An Attempt to Compare the Beaufort Scale (Arithmetic Progression) to the Richter Scale (Logarithmic Base10 Progression)




Beaufort Scale - Sir Francis Beaufort (1774-1857)


Seismic Disturbances - Richard Ames Hart (1946- )

Hurricane - As Experienced at Sea - Sea completely white with driving spray; visibility very seriously affected.


Meteor Impact - Makes a mess of the planet for centuries; hastens evolution.

Violent Storm - Exceptionally high waves (small and medium-size ships might be for a time lost to view behind the waves). Everywhere the edges of the wave crests are blown into froth.


Tsunami - Wipes out coastal villages. Survivors of the wave coming in are swept away, killed or injured by debris in torrent flowing out.

Storm - Very high waves with long over- hanging crests. The 'tumbling' of the sea becomes heavy and shock-like. Visibility affected.


Glacier Avalanche / Volcano - Creates icebergs / buries or destroys climbing expeditions.

Visible effects brought about by force of wind.


Richter Scale - Charles Francis Richter (1934)

Severe Gale - As Experienced on Land - At a Beaufort Number of 9 slight structural damage occurs (chimney-pots and slates removed).


Epic Earthquake - At a Richter Magnitude of 9 complete devastation and large-scale loss of life occurs. Raising any Richter Magnitude by 1 multiplies (a.) the measured amplitude of the quake by 10 and (b.) the energy released by the tectonic shift in the earth by 33.

Gale - Breaks twigs off trees; generally impedes progress.


Great Earthquake - Very few buildings stay up. Bridges fall down. Objects are tossed into the air. Some are swallowed up by the earth.

Near Gale - Whole trees in motion; inconvenience felt when walking against the wind.


It is hard to keep your balance. The ground cracks. Roads shake. Many buildings are badly damaged.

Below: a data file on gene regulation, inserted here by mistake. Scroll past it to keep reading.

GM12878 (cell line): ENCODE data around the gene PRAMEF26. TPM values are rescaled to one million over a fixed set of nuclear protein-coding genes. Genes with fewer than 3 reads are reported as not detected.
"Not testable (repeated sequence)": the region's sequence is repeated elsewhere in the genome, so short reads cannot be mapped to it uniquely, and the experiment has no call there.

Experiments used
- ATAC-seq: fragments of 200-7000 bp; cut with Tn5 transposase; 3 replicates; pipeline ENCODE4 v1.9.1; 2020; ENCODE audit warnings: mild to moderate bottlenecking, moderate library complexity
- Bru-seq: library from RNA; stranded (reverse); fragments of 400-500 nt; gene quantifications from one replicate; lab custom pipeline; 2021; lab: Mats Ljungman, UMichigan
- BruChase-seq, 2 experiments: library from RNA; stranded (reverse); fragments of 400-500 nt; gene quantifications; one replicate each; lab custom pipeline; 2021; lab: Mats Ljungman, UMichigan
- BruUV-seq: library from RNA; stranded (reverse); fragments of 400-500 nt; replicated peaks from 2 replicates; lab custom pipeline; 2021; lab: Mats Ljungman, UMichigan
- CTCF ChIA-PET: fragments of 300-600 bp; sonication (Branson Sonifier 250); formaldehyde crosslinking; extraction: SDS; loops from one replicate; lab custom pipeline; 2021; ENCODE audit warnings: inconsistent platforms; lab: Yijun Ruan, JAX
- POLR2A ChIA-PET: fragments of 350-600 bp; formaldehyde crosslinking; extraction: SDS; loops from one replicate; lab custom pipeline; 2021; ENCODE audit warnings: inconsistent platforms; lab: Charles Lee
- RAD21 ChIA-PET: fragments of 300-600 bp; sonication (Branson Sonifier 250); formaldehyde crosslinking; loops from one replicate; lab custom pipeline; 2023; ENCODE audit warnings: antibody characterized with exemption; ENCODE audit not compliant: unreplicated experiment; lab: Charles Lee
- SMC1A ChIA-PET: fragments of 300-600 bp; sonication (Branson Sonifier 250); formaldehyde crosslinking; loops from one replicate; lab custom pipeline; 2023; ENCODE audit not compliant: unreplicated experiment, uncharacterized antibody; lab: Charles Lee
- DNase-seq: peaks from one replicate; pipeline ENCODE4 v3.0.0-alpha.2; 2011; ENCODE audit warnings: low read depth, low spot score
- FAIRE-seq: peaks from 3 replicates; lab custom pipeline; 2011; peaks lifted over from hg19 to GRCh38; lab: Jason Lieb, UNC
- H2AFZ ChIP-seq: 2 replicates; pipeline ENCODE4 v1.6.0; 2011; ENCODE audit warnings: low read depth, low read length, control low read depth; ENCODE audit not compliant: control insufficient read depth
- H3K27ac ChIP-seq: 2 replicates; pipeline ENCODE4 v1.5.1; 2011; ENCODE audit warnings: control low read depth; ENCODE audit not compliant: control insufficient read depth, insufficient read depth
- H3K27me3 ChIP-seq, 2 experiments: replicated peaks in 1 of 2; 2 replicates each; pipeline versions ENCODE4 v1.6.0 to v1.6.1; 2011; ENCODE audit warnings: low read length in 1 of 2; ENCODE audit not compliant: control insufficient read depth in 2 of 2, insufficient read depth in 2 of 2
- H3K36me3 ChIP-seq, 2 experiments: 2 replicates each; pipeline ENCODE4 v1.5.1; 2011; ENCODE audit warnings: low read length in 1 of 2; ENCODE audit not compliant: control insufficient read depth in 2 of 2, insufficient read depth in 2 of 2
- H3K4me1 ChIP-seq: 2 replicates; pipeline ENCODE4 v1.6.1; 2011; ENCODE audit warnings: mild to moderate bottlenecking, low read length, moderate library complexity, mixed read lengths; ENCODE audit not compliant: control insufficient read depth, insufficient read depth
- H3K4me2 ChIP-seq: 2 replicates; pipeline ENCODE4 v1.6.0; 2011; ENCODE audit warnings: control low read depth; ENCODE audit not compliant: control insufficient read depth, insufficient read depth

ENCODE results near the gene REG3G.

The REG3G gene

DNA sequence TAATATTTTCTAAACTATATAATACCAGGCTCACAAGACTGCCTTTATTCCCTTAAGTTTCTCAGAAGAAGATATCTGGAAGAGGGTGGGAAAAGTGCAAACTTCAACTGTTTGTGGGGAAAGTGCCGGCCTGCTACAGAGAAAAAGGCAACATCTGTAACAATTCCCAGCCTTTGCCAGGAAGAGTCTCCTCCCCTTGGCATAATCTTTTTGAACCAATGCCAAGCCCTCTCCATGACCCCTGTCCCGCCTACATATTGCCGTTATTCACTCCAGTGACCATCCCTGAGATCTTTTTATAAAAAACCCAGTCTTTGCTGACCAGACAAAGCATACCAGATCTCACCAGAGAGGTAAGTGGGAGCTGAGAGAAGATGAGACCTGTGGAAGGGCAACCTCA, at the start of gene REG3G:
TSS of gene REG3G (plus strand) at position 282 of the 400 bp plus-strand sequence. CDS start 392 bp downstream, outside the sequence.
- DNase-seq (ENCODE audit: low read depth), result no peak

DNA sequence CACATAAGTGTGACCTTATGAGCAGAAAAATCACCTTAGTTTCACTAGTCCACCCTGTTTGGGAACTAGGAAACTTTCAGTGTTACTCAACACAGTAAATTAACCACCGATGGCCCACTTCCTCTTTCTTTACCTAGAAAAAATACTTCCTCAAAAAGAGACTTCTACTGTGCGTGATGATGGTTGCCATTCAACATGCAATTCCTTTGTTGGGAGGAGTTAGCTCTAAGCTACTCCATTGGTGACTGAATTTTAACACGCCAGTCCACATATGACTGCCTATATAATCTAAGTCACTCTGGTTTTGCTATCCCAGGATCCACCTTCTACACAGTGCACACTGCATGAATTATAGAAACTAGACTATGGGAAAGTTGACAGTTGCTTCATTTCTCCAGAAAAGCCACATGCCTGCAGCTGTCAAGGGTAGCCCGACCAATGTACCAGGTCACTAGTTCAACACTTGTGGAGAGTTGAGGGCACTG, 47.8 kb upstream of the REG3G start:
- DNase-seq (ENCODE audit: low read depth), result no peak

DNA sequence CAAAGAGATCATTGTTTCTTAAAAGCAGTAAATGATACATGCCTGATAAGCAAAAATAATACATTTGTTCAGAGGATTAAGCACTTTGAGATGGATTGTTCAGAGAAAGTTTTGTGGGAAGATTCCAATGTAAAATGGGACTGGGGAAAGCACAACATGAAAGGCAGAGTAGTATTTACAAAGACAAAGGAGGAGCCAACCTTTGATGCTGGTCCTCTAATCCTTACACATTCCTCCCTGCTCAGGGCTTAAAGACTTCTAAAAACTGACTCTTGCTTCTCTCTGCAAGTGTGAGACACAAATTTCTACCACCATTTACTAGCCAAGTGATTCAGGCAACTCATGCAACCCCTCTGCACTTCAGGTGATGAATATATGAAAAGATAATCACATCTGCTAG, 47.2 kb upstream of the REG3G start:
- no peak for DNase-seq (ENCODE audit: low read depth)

Strong Breeze - Large branches in motion; whistling heard in telegraph wires; umbrellas used with difficulty.


Newsmaker - Pictures can fall off walls. Furniture moves. In some buildings, walls may crack.

Fresh Breeze - Small trees in leaf begin to sway; crested wavelets form on inland waters.


If you are in a car, it may rock. Glasses and dishes may rattle. Windows may break.

Moderate Breeze - Raises dust and loose paper; small branches are moved.


Trembler - Buildings shake a little. It feels like a truck is passing by your house.

Gentle Breeze - Leaves and small twigs in constant motion; wind extends light flag.


You may notice this quake if you are sitting still, or upstairs in a house. A hanging object, like a model airplane, may swing.

Light Breeze - Wind felt on face; leaves rustle; ordinary vanes moved by wind.


Microearthquake - Trees sway. Small ponds ripple. Doors swing slowly. Maybe it was a ghost.

Light Air - Direction of wind shown by smoke drift, but not by wind vanes.


Earthquakes this small happen below ground. You can't feel them.

Calm - Smoke rises vertically.


You're in outer space.


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